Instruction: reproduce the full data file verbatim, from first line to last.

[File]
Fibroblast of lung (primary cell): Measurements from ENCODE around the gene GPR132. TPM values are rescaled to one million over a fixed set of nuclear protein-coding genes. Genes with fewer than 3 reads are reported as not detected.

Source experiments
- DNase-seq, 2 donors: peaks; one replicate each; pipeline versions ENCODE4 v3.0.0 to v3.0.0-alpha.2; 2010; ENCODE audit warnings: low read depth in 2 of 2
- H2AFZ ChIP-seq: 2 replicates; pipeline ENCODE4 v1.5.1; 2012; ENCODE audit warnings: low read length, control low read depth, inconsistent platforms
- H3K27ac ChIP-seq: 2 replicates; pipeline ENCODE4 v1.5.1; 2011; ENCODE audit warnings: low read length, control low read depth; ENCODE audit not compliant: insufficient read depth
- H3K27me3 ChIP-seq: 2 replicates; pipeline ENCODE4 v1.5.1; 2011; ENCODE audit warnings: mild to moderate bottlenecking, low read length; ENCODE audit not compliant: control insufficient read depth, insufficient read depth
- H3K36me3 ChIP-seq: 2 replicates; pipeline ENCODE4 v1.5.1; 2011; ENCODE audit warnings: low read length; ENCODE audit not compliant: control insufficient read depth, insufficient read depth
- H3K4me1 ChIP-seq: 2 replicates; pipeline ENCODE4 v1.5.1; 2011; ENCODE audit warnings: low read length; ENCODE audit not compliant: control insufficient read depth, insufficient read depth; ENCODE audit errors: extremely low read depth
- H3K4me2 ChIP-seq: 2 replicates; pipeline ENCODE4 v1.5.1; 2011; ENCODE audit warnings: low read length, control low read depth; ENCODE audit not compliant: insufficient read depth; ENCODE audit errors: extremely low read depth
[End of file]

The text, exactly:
Fibroblast of lung (primary cell): Measurements from ENCODE around the gene GPR132. TPM values are rescaled to one million over a fixed set of nuclear protein-coding genes. Genes with fewer than 3 reads are reported as not detected.

Source experiments
- DNase-seq, 2 donors: peaks; one replicate each; pipeline versions ENCODE4 v3.0.0 to v3.0.0-alpha.2; 2010; ENCODE audit warnings: low read depth in 2 of 2
- H2AFZ ChIP-seq: 2 replicates; pipeline ENCODE4 v1.5.1; 2012; ENCODE audit warnings: low read length, control low read depth, inconsistent platforms
- H3K27ac ChIP-seq: 2 replicates; pipeline ENCODE4 v1.5.1; 2011; ENCODE audit warnings: low read length, control low read depth; ENCODE audit not compliant: insufficient read depth
- H3K27me3 ChIP-seq: 2 replicates; pipeline ENCODE4 v1.5.1; 2011; ENCODE audit warnings: mild to moderate bottlenecking, low read length; ENCODE audit not compliant: control insufficient read depth, insufficient read depth
- H3K36me3 ChIP-seq: 2 replicates; pipeline ENCODE4 v1.5.1; 2011; ENCODE audit warnings: low read length; ENCODE audit not compliant: control insufficient read depth, insufficient read depth
- H3K4me1 ChIP-seq: 2 replicates; pipeline ENCODE4 v1.5.1; 2011; ENCODE audit warnings: low read length; ENCODE audit not compliant: control insufficient read depth, insufficient read depth; ENCODE audit errors: extremely low read depth
- H3K4me2 ChIP-seq: 2 replicates; pipeline ENCODE4 v1.5.1; 2011; ENCODE audit warnings: low read length, control low read depth; ENCODE audit not compliant: insufficient read depth; ENCODE audit errors: extremely low read depth